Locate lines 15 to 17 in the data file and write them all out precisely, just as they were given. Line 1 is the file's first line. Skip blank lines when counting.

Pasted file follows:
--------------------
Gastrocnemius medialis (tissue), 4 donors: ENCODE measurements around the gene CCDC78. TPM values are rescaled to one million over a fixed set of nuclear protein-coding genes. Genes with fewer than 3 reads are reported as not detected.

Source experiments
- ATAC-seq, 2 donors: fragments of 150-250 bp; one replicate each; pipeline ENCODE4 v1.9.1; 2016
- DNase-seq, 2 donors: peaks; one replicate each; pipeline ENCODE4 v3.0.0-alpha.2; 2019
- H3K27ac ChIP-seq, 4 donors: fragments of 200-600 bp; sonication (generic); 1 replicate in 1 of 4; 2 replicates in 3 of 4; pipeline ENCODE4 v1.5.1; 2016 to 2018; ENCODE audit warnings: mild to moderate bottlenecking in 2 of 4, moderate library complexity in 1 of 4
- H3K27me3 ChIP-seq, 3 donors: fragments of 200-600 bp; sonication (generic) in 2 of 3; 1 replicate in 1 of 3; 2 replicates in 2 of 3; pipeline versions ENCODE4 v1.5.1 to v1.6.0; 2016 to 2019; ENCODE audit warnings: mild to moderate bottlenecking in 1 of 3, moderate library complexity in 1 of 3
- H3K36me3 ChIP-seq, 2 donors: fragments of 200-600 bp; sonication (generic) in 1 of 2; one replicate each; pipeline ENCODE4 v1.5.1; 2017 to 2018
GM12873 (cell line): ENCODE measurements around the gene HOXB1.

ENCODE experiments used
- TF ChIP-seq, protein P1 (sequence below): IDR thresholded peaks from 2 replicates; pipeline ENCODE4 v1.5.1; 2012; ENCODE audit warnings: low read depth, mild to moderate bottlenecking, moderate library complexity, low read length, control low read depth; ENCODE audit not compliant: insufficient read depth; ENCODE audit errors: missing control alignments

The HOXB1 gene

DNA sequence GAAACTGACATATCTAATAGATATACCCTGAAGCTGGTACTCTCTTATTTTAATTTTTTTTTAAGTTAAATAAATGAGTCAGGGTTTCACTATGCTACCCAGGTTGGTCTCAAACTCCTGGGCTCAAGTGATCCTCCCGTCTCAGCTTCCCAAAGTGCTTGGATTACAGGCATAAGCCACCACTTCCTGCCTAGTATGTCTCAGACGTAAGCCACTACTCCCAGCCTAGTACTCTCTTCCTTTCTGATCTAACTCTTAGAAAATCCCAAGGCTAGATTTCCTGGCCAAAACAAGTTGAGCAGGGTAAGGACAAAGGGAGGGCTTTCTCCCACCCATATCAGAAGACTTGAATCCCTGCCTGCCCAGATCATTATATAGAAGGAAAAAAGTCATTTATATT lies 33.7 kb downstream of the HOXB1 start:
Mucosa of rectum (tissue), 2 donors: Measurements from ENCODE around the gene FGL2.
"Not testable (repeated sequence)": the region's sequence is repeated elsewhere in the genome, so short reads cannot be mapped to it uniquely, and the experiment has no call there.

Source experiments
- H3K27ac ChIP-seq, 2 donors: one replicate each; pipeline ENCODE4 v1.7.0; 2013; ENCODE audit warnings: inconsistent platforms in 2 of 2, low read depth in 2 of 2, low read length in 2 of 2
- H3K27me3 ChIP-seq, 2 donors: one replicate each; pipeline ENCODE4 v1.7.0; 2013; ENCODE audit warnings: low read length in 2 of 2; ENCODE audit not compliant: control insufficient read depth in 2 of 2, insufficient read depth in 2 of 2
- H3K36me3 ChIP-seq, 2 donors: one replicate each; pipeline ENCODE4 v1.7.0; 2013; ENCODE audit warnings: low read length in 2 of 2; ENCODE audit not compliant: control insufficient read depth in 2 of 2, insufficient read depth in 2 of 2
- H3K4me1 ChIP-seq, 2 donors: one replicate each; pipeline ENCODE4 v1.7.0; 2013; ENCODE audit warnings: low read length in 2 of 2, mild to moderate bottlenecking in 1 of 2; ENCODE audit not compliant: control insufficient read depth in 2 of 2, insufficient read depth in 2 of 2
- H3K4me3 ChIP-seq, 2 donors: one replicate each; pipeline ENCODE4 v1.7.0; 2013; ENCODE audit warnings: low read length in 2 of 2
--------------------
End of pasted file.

Source experiments
- H3K27ac ChIP-seq, 2 donors: one replicate each; pipeline ENCODE4 v1.7.0; 2013; ENCODE audit warnings: inconsistent platforms in 2 of 2, low read depth in 2 of 2, low read length in 2 of 2
- H3K27me3 ChIP-seq, 2 donors: one replicate each; pipeline ENCODE4 v1.7.0; 2013; ENCODE audit warnings: low read length in 2 of 2; ENCODE audit not compliant: control insufficient read depth in 2 of 2, insufficient read depth in 2 of 2